Unless you’ve been blissfully living off the grid since the start of this year, you know that that stock market has been tumbling. Through the end of May, the S&P 500 had lost more than 13%. The tech-heavy NASDAQ was down even more—much more. What’s an investor to do? Here’s a five-point survival guide for down markets.
1 – Know some market history
The stock market moves in cycles. Bull markets are followed by bear markets, just as surely as bear markets are followed by bull markets. And on it goes. Through the long sweep of stock market history, its general trajectory has been upward. But it hasn’t moved in a straight line. There have been lots of ups and downs along the way. On average, the stock market had declined by 10% once every other year, 30% every four to five years, and 50% once per generation.
Downturns come with the territory of investing. A down market, such as the one we’ve been in this year, is no reason for surprise or worry. It’s a normal part of how the market works. Expecting some down markets every now and then can help take the edge off.
2 – Know yourself
It’s a well-documented psychological phenomenon that we human beings are hard-wired to feel the pain of loss much more acutely than the pleasure of an equal gain. Losing feels bad, really bad. So, if it hurts to see the value of your portfolio declining, remind yourself that that’s normal.
One antidote for times like this is to not look at your portfolio very often. Research has demonstrated that the more often people look at their portfolio, the more often they trade, usually to their detriment. Especially when the market is falling, watching your portfolio balance decline will only make you feel worse. And it might tempt you to do something. Letting our emotions drive our investment decisions usually turns out poorly. Remind yourself that at times of market stress, the most difficult part of investing, and usually the most beneficial, is to do nothing at all.
3 – Know your plan
When it comes to investing, there’s a lot of “noise” out there. Headlines telling you about the next can’t-miss stock. Co-workers talking about their investment ideas. Far better to tune out that noise and instead put down on paper (or pixels) an investment plan that describes:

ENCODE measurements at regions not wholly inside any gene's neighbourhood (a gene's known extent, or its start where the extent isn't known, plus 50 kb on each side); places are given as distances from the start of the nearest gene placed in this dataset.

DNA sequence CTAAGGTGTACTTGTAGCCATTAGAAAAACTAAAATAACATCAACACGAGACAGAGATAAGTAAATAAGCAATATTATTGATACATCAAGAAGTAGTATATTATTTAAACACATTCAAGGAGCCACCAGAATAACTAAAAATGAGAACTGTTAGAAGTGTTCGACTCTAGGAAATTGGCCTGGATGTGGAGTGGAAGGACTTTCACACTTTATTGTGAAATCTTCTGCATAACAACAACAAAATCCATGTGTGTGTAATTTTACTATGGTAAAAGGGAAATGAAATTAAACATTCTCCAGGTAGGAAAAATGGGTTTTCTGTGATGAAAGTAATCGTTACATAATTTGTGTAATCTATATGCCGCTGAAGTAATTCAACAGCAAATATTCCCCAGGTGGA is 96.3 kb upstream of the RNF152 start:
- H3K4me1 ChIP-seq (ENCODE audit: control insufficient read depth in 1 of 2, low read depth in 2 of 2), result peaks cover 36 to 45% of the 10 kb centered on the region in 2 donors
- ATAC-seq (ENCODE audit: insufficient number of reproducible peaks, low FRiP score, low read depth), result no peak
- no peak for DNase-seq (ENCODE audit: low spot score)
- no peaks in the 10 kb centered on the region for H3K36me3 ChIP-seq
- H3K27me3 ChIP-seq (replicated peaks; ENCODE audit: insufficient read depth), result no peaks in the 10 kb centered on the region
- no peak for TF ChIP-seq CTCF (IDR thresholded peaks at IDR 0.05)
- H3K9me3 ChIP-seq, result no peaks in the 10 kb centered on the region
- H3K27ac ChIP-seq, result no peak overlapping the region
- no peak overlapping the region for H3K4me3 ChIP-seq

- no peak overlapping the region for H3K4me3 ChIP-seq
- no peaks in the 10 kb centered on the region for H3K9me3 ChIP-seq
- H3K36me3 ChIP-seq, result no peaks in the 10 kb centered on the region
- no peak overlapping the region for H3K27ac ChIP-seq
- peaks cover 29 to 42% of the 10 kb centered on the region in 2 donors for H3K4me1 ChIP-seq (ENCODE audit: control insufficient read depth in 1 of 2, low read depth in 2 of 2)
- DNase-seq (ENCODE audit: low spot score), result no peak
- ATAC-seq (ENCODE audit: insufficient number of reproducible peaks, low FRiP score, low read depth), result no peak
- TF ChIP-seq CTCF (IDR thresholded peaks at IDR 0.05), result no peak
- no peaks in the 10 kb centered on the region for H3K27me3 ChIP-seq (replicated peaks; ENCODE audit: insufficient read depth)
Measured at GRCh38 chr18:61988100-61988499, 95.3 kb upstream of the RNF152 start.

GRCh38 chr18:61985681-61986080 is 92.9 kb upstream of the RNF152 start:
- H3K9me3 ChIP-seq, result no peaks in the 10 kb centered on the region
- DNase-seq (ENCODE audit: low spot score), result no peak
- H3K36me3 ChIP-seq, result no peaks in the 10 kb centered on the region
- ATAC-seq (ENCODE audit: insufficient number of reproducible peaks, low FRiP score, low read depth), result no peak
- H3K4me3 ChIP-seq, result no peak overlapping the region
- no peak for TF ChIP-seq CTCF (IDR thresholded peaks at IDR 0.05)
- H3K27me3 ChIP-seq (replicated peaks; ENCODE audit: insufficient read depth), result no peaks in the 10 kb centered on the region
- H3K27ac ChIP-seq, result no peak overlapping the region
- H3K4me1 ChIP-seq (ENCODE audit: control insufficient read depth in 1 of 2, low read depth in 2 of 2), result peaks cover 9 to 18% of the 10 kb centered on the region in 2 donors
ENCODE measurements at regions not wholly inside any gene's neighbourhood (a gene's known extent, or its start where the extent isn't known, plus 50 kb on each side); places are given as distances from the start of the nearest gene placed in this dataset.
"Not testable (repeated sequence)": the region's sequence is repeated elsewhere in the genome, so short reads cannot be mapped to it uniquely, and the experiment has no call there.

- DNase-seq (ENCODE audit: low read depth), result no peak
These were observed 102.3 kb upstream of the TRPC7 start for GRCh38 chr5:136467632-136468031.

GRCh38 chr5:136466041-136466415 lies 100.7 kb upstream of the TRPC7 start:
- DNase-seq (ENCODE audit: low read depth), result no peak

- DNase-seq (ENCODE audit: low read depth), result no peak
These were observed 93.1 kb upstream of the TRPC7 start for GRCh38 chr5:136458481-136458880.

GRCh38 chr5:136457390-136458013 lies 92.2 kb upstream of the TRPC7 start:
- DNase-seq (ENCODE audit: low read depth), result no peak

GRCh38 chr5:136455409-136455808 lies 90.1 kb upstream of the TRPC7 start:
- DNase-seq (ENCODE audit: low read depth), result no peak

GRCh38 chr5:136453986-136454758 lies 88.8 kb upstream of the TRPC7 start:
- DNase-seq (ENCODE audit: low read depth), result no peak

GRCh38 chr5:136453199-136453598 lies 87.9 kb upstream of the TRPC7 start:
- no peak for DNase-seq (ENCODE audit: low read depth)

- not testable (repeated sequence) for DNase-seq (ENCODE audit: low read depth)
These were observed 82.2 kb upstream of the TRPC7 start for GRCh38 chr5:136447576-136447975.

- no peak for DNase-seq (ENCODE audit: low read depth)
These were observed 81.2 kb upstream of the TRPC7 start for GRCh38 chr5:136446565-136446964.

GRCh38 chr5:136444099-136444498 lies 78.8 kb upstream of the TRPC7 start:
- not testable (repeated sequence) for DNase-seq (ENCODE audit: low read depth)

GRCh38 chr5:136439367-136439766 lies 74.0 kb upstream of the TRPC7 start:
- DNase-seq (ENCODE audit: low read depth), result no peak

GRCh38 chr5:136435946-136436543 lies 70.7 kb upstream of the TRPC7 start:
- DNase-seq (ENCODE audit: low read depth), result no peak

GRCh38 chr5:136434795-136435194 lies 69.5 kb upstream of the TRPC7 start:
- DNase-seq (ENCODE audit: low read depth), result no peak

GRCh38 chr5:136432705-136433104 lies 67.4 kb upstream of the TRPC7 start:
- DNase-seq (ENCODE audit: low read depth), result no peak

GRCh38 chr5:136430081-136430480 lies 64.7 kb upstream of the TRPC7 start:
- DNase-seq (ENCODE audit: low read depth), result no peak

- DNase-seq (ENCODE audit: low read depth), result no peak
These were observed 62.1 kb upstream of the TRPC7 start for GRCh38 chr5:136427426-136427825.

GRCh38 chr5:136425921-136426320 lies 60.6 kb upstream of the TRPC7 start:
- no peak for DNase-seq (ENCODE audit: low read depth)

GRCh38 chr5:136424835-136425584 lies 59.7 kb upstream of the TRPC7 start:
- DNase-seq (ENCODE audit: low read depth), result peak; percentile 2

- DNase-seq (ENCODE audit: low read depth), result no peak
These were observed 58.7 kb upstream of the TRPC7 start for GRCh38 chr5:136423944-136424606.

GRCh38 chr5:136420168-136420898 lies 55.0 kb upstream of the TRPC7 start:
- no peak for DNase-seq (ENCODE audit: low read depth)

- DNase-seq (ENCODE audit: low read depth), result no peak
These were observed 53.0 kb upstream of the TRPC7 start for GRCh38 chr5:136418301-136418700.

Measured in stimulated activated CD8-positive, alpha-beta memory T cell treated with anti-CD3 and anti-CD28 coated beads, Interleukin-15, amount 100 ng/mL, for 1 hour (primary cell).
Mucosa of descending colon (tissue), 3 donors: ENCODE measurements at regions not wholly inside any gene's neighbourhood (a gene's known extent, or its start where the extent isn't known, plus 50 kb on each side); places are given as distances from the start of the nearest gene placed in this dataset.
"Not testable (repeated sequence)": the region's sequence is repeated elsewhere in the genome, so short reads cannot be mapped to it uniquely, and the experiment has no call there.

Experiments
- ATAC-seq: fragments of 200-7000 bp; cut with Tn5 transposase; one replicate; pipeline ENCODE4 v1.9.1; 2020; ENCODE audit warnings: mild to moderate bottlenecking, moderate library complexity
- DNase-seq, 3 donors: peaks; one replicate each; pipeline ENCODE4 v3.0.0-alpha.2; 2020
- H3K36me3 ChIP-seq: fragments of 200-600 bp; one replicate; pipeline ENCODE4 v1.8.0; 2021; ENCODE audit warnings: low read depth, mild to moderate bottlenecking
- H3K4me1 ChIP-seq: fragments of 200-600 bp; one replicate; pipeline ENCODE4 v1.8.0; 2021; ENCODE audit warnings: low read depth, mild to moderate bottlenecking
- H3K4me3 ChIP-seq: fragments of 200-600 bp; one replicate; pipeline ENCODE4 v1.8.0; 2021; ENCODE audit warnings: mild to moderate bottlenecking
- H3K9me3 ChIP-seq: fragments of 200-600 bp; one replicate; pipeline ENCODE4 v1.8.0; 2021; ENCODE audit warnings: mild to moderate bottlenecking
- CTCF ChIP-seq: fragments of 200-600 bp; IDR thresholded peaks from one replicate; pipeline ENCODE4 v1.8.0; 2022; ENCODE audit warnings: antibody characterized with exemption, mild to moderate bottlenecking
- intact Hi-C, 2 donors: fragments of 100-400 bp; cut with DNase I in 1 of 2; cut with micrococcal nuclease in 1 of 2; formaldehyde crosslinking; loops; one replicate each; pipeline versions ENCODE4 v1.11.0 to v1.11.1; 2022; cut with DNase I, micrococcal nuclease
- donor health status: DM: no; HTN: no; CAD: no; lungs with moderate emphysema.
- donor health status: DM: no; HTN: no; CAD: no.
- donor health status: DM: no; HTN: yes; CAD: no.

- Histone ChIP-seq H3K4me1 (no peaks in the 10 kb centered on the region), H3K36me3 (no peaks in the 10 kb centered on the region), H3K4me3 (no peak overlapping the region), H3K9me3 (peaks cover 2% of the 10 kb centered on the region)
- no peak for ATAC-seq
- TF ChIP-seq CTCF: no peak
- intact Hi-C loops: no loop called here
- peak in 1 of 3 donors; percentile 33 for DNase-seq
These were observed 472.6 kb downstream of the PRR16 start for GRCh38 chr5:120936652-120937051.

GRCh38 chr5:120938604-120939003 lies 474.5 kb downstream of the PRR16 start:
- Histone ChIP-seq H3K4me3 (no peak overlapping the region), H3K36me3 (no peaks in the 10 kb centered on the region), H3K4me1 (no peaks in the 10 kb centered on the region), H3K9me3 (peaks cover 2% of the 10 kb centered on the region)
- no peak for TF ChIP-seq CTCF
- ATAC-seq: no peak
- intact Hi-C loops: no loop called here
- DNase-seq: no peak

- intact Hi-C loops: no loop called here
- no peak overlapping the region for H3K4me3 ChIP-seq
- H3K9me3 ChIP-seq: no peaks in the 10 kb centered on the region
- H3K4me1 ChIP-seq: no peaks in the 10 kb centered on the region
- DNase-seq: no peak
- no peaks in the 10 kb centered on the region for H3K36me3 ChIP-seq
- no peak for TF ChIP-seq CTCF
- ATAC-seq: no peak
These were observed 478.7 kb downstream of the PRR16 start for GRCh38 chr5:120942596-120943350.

- Your investment goals. For example, you could state when you plan to retire and how much of a nest egg you’re aiming to have by then.
- How much you’re investing each month. Based on a reasonable return on investment assumption, use an online calculator to determine how much you need to invest each month.
- What account(s) you’re using to pursue your goals. IRA? 401(k)?
- Your optimal asset allocation.
This requires knowing your investing temperament and time frame, which will help you identify the right mix of aggressive and conservative investments for you.
4 – How you’re investing?
How are you selecting your specific mutual funds or other investments? Are you simply using a target-date fund, or are you doing something more involved? Are you making decisions on your own, or are you getting help, perhaps through an investment advisor, a so-called robo-advisor, or an investment newsletter? Whichever method you use, make sure it’s process-driven—rules-based, and objective, rather than opinion-based or subjective.
5 – What you will do in times of market stress?
If you have chosen an investment strategy that is intentionally tailored to your age, investing temperament, and goals, you should be willing to stay with it in good times and bad. But it helps to write it down like this: “No matter what happens in the market, I am confident about the strategy I have selected and am committed to staying with it come what may.” When the market gets a bit wobbly, re-read that statement.
No investor likes market downturns, but they come with the territory. Taking the three steps above should help you navigate this year’s volatile market with your portfolio—and your sanity— intact.
Matt Bell is the author of four Biblical money management books published by NavPress. He speaks at churches and conferences throughout the country and writes the MattAboutMoney blog.
This article should not be considered legal, tax, or financial advice. You may wish to consult a tax or financial advisor about your individual financial situation.